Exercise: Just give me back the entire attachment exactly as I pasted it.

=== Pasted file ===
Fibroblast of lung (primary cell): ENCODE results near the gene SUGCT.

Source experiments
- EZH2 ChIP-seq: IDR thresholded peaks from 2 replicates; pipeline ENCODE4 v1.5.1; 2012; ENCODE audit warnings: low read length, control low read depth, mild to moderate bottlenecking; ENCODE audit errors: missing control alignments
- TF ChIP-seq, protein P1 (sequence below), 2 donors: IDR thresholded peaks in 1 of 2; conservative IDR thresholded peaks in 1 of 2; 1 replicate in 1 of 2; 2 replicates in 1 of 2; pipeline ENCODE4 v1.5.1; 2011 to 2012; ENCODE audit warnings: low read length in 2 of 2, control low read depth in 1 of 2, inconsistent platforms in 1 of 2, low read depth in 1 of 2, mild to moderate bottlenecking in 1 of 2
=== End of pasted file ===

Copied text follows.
Fibroblast of lung (primary cell): ENCODE results near the gene SUGCT.

Source experiments
- EZH2 ChIP-seq: IDR thresholded peaks from 2 replicates; pipeline ENCODE4 v1.5.1; 2012; ENCODE audit warnings: low read length, control low read depth, mild to moderate bottlenecking; ENCODE audit errors: missing control alignments
- TF ChIP-seq, protein P1 (sequence below), 2 donors: IDR thresholded peaks in 1 of 2; conservative IDR thresholded peaks in 1 of 2; 1 replicate in 1 of 2; 2 replicates in 1 of 2; pipeline ENCODE4 v1.5.1; 2011 to 2012; ENCODE audit warnings: low read length in 2 of 2, control low read depth in 1 of 2, inconsistent platforms in 1 of 2, low read depth in 1 of 2, mild to moderate bottlenecking in 1 of 2